Mugabe turns back on power-sharing
Opposition ignored as another election looms
Robert Mugabe is to drop the pretence of power-sharing talks with the opposition in Zimbabwe and form a government without them this week. If he goes ahead, after gaining the backing of his ruling Zanu-PF party, it would end any immediate hope of outside help for the country, which is beset by a series of crises.
The defiant gesture comes shortly after he taunted neighbouring countries that they did not have the stomach to confront him, capping a week of increasingly wild statements from the self-styled liberator. He had told delegates to his party's conference on Friday that "Zimbabwe is mine", and accused Britain of wanting a war. Yesterday the 84-year-old closed the conference with no reference to the cholera epidemic, economic implosion or the abduction of opponents. Zimbabwe has now been without a legitimate government since March. The official death toll from cholera stands at more than 1,123, while inflation has moved into the sextillions and at least 41 opposition officials and rights activists have been abducted.
With an increasing number of international leaders calling on him to stand down, Mr Mugabe has sought to change the subject by railing against Western plots to topple his government. Attempts to implicate neighbouring Botswana in an alleged plan to provide military support to opposition forces were dismissed by the SADC regional bloc. He openly mocked the "courage" of neighbouring leaders, saying: "What would they come and do militarily here? All that they would come and really pose is a threat to our stability."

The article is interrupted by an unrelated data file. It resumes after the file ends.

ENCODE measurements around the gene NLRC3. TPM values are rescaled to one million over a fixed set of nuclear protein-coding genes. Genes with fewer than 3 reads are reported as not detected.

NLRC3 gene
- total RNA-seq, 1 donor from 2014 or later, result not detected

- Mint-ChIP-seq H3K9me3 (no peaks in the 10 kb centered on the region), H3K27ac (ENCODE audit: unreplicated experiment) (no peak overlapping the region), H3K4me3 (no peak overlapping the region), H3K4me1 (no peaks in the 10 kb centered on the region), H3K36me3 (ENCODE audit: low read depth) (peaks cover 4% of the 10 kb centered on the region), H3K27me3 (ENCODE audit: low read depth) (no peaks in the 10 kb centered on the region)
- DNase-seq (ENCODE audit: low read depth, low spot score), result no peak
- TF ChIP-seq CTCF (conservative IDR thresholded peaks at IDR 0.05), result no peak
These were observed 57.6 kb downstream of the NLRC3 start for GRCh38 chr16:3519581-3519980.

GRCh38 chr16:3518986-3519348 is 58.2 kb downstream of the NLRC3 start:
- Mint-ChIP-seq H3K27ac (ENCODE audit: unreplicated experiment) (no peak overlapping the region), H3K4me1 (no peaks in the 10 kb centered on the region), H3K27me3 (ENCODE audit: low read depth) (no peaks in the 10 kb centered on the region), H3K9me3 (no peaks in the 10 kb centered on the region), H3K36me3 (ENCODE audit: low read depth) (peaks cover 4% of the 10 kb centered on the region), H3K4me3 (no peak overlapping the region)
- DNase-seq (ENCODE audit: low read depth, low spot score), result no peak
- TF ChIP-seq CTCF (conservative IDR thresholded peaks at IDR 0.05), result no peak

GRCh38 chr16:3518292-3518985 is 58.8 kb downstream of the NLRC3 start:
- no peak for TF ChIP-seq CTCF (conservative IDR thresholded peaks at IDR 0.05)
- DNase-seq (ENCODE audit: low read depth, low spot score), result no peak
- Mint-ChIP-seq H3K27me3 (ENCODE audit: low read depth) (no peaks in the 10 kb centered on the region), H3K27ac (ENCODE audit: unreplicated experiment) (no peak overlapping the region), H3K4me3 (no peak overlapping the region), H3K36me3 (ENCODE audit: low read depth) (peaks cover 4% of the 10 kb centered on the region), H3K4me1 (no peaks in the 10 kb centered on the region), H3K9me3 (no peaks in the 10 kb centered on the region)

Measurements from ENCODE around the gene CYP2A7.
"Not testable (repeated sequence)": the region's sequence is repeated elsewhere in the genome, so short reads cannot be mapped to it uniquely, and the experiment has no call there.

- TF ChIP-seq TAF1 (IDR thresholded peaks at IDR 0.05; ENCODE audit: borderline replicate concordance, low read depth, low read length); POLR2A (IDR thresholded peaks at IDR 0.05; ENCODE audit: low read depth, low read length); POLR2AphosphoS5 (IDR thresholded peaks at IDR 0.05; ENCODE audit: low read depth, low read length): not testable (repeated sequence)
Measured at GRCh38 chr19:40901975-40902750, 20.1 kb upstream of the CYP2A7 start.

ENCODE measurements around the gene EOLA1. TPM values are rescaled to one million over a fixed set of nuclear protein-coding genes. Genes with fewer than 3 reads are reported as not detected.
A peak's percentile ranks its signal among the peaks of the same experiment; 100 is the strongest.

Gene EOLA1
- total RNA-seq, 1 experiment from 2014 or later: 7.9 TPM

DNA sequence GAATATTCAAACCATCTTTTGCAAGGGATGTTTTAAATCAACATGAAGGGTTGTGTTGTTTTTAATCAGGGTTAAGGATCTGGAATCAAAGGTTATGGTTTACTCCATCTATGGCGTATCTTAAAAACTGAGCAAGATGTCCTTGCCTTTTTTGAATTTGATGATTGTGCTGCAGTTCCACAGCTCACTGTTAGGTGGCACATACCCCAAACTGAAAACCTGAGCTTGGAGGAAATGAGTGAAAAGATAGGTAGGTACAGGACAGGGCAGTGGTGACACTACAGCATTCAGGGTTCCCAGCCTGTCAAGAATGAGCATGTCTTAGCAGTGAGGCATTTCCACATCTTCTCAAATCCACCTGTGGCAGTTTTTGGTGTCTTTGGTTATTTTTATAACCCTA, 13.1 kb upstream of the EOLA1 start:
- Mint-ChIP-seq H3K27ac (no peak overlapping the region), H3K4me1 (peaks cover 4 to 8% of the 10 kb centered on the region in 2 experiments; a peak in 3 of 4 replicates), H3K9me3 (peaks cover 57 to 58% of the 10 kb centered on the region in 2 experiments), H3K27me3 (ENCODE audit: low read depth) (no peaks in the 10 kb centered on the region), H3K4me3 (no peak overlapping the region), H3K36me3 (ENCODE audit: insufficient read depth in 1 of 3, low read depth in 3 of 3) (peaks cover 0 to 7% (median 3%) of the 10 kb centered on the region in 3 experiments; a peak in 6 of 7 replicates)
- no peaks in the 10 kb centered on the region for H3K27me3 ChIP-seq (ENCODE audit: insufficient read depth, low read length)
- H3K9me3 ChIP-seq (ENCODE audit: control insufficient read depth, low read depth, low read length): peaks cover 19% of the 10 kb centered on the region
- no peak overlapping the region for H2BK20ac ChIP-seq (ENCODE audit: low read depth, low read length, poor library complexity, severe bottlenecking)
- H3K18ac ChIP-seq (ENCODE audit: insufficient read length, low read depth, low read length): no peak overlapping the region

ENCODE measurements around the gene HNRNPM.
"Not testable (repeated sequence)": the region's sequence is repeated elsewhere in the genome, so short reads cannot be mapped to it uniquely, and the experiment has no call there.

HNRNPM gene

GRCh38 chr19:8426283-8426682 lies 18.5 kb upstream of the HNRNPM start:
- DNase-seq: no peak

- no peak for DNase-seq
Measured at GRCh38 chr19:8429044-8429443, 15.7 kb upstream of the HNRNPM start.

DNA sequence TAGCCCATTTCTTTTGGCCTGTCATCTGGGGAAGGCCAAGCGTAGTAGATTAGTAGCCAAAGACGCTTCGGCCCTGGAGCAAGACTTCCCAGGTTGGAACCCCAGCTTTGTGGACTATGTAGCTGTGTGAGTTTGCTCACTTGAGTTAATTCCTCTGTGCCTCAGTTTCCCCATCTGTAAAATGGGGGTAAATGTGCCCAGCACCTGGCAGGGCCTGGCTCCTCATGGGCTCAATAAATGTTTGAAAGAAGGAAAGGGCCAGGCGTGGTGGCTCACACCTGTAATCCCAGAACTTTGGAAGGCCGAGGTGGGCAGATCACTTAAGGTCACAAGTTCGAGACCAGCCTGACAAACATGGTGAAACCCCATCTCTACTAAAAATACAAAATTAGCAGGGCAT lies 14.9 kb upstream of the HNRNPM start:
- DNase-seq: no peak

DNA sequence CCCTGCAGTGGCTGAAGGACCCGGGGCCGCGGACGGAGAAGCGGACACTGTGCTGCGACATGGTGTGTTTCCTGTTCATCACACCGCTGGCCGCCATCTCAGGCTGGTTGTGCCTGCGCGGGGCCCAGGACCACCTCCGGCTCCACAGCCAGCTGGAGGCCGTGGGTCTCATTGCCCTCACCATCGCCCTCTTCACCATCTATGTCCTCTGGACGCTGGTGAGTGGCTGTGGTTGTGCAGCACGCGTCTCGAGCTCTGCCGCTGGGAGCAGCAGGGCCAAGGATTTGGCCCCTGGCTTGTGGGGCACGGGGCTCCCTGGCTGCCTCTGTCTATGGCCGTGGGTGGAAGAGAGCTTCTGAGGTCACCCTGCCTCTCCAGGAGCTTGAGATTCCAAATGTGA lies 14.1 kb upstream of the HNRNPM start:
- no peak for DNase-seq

For months Mr Mugabe has tried to bully the opposition Movement for Democratic Change (MDC) into accepting a deal in which he would retain the major ministries, including defence and home affairs, as well as control of the central reserve bank and the security services. The MDC leader, Morgan Tsvangirai, earlier warned the government to stop its intimidation campaign and release abductees, or the opposition would be forced to "suspend" power-sharing talks.
Now Mr Mugabe is signalling that he will rule without the opposition, disregarding the power-sharing deal he signed in mid-September. "We have waited for too long and our people are impatient and suffering," said a Zanu-PF official, speaking at the conference in Bindura, outside Harare. "With or without the MDC, the government will have to be formed."
There could even be fresh elections early in the new year, and Mr Mugabe warned his supporters to be ready to avoid the "disaster of March". Those elections saw Zanu-PF lose its parliamentary majority, while he finished a distant second to Mr Tsvangirai in the presidential vote. That setback was overturned at the end of June after a state-sponsored crackdown on the opposition saw thousands of MDC people beaten up and more than 150 murdered. Shortly before the run-off, the violence persuaded Mr Tsvangirai to withdraw from the ballot.
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